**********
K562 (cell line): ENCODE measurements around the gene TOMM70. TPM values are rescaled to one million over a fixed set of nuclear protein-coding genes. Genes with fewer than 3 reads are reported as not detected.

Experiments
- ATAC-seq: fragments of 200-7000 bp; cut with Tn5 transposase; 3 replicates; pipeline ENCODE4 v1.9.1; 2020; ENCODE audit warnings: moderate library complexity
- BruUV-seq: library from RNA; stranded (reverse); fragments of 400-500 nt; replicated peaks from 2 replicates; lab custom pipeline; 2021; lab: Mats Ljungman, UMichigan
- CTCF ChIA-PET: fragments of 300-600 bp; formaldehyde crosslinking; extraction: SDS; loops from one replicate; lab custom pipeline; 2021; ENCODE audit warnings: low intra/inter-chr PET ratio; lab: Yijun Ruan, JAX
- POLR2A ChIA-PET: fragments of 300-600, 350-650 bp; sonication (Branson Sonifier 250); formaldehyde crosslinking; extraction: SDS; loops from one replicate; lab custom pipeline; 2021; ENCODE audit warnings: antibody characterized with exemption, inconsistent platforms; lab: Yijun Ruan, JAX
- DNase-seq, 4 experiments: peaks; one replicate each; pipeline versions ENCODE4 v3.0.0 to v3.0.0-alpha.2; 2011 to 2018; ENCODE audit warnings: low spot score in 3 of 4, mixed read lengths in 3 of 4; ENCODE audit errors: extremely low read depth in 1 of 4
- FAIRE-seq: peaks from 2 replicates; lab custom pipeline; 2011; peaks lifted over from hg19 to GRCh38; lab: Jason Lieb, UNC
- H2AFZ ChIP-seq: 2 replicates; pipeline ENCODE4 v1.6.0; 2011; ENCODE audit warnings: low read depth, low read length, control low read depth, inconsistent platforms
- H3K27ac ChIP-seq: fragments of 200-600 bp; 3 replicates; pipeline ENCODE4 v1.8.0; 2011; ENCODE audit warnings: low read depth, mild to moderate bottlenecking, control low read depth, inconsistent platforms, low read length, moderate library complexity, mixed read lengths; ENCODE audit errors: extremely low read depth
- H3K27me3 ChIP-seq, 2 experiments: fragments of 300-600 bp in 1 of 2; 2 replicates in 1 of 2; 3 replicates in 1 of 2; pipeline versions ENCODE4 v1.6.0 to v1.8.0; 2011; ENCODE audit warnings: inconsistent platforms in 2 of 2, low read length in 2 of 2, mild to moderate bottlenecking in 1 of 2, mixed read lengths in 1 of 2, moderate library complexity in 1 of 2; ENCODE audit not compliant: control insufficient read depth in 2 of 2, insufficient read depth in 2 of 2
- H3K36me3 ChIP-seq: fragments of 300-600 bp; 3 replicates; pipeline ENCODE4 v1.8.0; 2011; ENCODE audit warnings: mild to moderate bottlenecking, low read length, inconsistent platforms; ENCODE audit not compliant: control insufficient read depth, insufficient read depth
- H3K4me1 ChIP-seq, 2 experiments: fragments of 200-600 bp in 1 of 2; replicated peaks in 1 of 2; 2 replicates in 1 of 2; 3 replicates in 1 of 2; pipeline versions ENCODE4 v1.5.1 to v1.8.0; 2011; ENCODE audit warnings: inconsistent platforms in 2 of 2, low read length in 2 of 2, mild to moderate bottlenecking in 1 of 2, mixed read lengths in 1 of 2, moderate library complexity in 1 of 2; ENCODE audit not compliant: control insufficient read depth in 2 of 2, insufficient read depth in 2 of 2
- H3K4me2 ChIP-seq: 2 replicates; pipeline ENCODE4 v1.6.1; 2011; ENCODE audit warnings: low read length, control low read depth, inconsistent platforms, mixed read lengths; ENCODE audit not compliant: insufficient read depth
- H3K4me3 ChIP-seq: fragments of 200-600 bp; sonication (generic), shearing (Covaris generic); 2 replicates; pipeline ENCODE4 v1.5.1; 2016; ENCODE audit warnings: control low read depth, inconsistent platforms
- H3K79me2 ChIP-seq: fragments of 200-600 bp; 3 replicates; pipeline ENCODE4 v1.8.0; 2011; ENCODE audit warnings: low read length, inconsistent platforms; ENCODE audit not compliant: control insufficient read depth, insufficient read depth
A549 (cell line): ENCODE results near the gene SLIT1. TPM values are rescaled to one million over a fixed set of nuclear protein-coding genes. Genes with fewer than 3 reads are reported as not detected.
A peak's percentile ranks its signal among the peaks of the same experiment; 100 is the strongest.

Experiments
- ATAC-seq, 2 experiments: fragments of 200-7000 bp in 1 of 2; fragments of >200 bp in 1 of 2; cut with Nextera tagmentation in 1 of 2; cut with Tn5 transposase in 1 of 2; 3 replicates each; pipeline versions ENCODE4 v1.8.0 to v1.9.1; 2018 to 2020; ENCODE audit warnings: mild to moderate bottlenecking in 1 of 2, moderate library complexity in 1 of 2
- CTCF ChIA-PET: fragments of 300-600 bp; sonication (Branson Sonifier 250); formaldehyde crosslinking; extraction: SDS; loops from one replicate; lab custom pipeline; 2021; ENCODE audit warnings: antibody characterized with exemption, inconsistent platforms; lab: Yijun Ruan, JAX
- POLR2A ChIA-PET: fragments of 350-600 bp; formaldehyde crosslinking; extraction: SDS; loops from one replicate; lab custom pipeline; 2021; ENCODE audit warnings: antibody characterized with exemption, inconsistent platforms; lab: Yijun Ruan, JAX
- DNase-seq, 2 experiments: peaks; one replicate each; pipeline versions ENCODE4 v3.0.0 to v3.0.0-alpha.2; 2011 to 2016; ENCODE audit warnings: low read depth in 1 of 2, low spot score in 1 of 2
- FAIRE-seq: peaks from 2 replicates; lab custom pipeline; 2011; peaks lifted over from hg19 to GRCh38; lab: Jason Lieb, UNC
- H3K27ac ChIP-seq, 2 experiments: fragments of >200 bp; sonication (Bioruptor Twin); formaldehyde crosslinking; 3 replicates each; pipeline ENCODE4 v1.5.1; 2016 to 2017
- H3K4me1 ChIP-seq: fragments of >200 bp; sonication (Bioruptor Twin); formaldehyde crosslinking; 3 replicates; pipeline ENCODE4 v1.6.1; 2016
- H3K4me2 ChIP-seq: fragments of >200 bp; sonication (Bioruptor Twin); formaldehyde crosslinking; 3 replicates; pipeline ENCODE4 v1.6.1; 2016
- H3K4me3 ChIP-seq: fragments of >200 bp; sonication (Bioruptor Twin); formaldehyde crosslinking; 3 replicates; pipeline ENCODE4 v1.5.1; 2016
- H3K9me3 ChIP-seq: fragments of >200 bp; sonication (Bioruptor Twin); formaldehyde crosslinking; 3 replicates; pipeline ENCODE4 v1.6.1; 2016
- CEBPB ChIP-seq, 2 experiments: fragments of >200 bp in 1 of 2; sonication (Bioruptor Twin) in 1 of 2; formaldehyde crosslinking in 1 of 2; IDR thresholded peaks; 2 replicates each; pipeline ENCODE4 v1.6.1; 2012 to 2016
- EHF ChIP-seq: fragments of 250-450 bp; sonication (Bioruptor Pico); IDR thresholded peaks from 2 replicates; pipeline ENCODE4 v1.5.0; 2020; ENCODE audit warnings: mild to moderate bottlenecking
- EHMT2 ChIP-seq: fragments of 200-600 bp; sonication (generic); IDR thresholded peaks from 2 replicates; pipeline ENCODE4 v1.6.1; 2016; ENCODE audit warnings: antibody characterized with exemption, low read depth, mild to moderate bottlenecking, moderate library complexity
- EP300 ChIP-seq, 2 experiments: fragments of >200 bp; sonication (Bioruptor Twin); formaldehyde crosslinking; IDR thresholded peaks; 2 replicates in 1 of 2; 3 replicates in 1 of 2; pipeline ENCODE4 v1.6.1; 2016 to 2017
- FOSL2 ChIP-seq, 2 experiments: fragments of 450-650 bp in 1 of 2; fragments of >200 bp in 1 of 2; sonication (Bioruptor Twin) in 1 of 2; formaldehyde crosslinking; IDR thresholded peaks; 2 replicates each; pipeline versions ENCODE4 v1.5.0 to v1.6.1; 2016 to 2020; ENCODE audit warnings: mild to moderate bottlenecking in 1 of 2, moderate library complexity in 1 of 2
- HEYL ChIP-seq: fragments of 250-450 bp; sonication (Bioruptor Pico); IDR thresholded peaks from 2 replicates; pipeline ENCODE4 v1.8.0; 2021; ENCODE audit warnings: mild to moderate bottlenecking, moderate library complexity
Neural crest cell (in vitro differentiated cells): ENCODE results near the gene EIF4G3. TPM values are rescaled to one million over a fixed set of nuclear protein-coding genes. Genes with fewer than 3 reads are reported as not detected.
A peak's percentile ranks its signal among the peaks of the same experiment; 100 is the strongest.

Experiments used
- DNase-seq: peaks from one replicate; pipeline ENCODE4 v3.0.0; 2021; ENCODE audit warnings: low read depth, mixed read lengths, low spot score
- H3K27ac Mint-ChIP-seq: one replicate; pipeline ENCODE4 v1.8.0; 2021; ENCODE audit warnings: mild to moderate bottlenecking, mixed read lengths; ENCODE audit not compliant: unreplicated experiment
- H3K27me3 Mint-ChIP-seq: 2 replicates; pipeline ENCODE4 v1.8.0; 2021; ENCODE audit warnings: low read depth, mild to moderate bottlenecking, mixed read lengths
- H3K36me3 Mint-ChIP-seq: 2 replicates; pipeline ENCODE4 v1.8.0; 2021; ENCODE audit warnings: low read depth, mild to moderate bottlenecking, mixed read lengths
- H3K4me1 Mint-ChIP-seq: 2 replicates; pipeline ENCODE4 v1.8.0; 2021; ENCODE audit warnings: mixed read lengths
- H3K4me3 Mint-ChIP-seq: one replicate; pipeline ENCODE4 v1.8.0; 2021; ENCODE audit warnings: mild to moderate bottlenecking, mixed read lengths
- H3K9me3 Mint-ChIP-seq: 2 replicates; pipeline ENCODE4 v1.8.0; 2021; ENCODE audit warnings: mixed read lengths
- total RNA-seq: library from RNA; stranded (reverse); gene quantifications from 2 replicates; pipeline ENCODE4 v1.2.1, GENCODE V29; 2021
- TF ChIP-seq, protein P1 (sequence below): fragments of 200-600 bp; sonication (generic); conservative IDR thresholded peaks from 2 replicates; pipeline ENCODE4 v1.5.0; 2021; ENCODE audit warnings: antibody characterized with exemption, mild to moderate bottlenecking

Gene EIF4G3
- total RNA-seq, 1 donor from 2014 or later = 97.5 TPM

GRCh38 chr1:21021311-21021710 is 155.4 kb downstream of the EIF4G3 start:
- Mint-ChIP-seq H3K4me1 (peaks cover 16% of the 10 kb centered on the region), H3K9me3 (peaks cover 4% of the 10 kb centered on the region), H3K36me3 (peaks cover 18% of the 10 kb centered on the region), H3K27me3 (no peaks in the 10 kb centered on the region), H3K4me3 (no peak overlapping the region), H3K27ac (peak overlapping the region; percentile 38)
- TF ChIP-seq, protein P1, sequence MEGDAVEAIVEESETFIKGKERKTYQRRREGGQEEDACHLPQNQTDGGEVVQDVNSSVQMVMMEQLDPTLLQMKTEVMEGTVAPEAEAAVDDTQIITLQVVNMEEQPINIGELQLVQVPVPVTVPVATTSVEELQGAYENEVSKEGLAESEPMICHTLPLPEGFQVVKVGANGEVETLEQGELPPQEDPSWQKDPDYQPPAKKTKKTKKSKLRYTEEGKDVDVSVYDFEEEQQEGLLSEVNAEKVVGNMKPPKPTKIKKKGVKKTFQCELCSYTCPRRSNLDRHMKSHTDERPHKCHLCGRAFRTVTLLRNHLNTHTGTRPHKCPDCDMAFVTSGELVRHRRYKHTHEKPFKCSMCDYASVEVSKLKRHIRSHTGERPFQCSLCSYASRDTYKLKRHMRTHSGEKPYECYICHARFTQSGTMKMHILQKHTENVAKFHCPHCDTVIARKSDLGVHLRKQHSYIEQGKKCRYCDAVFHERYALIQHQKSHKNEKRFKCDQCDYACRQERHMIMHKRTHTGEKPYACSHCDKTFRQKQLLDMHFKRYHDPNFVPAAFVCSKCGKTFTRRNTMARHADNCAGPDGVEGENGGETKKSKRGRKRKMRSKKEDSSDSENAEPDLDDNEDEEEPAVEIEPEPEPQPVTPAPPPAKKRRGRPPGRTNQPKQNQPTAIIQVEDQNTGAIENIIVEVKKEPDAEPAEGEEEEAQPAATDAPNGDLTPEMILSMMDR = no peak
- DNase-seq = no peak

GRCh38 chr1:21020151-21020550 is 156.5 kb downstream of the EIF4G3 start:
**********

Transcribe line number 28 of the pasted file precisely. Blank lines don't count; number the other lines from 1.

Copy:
- H3K4me3 ChIP-seq: fragments of >200 bp; sonication (Bioruptor Twin); formaldehyde crosslinking; 3 replicates; pipeline ENCODE4 v1.5.1; 2016